By: Caleb J. Duncan
North Carolina Congressman Mark Walker announced that he plans to introduce the Student-Athlete Equity Act next week in an attempt to allow student-athletes to profit from their name, image, and likeness.
Speaking to The News & Observer, Walker stated “Signing on with a university, if you’re a student-athlete, should not be (a) moratorium on your rights as an individual. This is the time and the moment to be able to push back and defend the rights of these young adults.”
The bill would alter what is defined as qualified amateur sports organization in the tax code which would remove restrictions on student-athletes being compensated for their name, image, and likeness being used while attending their school, per Brian Murphy. As of right now, the only type of ‘compensation’ a player can receive is via a scholarship.
Walker, a former college athlete, actually alluded to this bill in May when he called the NCAA out on this long-standing issue. As someone who experienced the strict NCAA rules while in college it is not surprising that Walker would be a politician to call on a change.
The North Carolina Congressman did make it clear that the NCAA would not be responsible for paying the athletes, but rather, would be forced to allow student-athletes to make money from their earning potential. “Just don’t restrict the rest of it,” Walker said.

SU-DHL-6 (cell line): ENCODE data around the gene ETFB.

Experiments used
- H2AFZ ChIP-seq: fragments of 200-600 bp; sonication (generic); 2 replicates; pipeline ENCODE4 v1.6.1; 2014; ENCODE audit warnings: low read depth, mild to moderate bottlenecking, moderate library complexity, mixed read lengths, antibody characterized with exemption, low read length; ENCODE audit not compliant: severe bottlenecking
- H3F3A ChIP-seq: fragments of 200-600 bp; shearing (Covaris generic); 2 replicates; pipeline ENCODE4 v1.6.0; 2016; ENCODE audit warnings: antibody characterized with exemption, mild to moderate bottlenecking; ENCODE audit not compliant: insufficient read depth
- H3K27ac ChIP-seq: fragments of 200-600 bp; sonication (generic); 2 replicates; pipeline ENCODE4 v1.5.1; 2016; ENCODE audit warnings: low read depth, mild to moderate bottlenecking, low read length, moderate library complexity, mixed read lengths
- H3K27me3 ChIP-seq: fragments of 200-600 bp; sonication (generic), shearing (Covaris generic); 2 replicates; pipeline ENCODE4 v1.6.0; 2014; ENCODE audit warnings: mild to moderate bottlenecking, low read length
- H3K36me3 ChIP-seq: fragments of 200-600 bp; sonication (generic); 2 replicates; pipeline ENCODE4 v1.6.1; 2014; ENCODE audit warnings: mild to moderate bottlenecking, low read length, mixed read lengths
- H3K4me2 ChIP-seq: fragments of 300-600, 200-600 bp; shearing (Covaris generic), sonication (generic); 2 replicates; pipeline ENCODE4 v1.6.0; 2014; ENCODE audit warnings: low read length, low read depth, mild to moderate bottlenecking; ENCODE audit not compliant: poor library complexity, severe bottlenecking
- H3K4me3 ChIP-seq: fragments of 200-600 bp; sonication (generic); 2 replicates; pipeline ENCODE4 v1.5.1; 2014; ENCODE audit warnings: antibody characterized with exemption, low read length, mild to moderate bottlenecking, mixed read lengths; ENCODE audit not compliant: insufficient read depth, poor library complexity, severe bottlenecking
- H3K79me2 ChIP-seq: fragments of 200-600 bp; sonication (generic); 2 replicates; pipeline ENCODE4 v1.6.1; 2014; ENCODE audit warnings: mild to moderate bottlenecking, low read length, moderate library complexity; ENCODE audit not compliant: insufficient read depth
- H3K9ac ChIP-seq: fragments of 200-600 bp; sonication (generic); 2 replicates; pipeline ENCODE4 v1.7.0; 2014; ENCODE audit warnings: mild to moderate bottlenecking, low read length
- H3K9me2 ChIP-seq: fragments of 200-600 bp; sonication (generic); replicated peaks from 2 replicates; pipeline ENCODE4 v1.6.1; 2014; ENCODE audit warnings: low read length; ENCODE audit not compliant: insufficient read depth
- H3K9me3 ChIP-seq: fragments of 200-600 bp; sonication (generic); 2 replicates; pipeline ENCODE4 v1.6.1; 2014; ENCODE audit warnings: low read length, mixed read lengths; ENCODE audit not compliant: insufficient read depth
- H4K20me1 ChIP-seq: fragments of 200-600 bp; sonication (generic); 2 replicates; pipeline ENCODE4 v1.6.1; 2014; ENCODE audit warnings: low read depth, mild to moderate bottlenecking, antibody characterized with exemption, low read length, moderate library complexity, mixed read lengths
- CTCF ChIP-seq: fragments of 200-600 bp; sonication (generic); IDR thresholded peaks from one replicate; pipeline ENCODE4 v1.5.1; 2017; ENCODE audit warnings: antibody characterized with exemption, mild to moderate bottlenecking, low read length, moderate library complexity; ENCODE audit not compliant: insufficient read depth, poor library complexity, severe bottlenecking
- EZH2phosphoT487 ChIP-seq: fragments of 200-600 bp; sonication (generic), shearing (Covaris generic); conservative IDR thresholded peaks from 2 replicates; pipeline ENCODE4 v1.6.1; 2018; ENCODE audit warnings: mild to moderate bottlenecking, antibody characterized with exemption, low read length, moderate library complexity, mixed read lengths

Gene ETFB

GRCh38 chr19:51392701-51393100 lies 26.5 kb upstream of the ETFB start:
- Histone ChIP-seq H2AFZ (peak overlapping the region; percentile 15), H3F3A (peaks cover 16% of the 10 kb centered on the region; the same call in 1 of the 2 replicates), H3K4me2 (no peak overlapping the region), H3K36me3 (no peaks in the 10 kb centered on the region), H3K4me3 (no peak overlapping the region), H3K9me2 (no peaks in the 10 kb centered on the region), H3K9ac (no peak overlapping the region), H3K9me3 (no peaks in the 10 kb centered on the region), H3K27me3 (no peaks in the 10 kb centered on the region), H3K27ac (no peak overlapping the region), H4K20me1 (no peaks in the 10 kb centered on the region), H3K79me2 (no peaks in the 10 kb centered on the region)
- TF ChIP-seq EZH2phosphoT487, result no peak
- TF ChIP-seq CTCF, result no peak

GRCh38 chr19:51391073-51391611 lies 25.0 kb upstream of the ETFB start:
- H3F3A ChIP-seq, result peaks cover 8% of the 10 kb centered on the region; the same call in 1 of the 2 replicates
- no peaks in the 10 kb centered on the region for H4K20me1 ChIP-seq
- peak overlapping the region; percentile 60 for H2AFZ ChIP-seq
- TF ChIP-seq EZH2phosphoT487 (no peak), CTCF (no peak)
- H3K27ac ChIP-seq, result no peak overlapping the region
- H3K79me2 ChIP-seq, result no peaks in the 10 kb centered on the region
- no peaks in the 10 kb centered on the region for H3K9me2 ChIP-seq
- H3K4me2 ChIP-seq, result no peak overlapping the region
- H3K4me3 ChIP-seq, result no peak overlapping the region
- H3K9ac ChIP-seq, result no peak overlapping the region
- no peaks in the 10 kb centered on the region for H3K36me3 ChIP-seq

This essentially means the big college stars (like Zion Williamson) would be the athletes who would profit, while the vast majority of student-athletes would largely remain unpaid during their time playing for their school.
Recognizing the free-market system, Walker is quoted saying:
“It’s just odd that in our free market system that this is the one area where we say, ‘No. We’ll let you make money for the university, but you can’t have any access to your name or likeness. This is an earning opportunity for 99 percent of theseThe News & Observer
student athleteswho will never have another access to do something like this. It’s in that moment that your earning opportunity is prime.”
An example of this lack of compensation for student-athletes can be seen when looking at the sale of jerseys. Colleges can profit from selling jerseys of their star athletes and yet none of those proceeds ever get to the student-athlete. This bill would allow something like that to change.
Walker has discussed this bill with several professional athletes, retired athletes, analysts, coaches, and politicians showing that there is wide-spread support for a change in the current system.
Texas quarterback Sam Ehlinger threw his support behind the bill on Twitter:
The NCAA did not release a comment in light of this announcement. The organization has dealt with their fair share of legal challenges as recently as
GCSN covered this issue last month in The College Problem: Compensating Student-Athletes.
Featured Photo Credit: Timothy Eberly/ Unsplash
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